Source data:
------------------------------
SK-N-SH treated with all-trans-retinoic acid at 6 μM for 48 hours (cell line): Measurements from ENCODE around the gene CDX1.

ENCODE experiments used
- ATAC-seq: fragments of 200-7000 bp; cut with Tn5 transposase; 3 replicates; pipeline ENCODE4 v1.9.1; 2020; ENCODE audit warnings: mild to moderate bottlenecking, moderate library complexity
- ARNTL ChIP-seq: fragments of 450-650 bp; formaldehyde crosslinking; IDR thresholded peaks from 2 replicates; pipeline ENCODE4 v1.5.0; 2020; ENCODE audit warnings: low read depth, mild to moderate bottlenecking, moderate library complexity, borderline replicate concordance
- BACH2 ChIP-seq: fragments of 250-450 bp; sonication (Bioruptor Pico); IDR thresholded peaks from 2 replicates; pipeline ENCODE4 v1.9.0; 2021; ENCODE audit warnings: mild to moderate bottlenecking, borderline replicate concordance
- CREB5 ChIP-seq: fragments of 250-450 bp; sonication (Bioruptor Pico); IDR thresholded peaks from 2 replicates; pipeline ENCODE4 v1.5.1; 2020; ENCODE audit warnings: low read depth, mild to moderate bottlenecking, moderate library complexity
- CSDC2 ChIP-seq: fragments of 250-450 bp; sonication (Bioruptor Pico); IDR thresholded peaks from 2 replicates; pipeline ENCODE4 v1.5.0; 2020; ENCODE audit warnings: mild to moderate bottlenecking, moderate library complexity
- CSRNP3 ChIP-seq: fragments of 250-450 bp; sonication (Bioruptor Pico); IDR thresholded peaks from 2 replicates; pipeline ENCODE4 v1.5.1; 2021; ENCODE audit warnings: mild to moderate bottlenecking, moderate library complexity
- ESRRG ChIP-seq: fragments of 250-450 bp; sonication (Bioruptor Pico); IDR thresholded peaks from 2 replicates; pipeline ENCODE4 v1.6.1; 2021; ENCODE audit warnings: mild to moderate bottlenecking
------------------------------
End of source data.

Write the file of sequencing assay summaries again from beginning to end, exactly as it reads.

SK-N-SH treated with all-trans-retinoic acid at 6 μM for 48 hours (cell line): Measurements from ENCODE around the gene CDX1.

ENCODE experiments used
- ATAC-seq: fragments of 200-7000 bp; cut with Tn5 transposase; 3 replicates; pipeline ENCODE4 v1.9.1; 2020; ENCODE audit warnings: mild to moderate bottlenecking, moderate library complexity
- ARNTL ChIP-seq: fragments of 450-650 bp; formaldehyde crosslinking; IDR thresholded peaks from 2 replicates; pipeline ENCODE4 v1.5.0; 2020; ENCODE audit warnings: low read depth, mild to moderate bottlenecking, moderate library complexity, borderline replicate concordance
- BACH2 ChIP-seq: fragments of 250-450 bp; sonication (Bioruptor Pico); IDR thresholded peaks from 2 replicates; pipeline ENCODE4 v1.9.0; 2021; ENCODE audit warnings: mild to moderate bottlenecking, borderline replicate concordance
- CREB5 ChIP-seq: fragments of 250-450 bp; sonication (Bioruptor Pico); IDR thresholded peaks from 2 replicates; pipeline ENCODE4 v1.5.1; 2020; ENCODE audit warnings: low read depth, mild to moderate bottlenecking, moderate library complexity
- CSDC2 ChIP-seq: fragments of 250-450 bp; sonication (Bioruptor Pico); IDR thresholded peaks from 2 replicates; pipeline ENCODE4 v1.5.0; 2020; ENCODE audit warnings: mild to moderate bottlenecking, moderate library complexity
- CSRNP3 ChIP-seq: fragments of 250-450 bp; sonication (Bioruptor Pico); IDR thresholded peaks from 2 replicates; pipeline ENCODE4 v1.5.1; 2021; ENCODE audit warnings: mild to moderate bottlenecking, moderate library complexity
- ESRRG ChIP-seq: fragments of 250-450 bp; sonication (Bioruptor Pico); IDR thresholded peaks from 2 replicates; pipeline ENCODE4 v1.6.1; 2021; ENCODE audit warnings: mild to moderate bottlenecking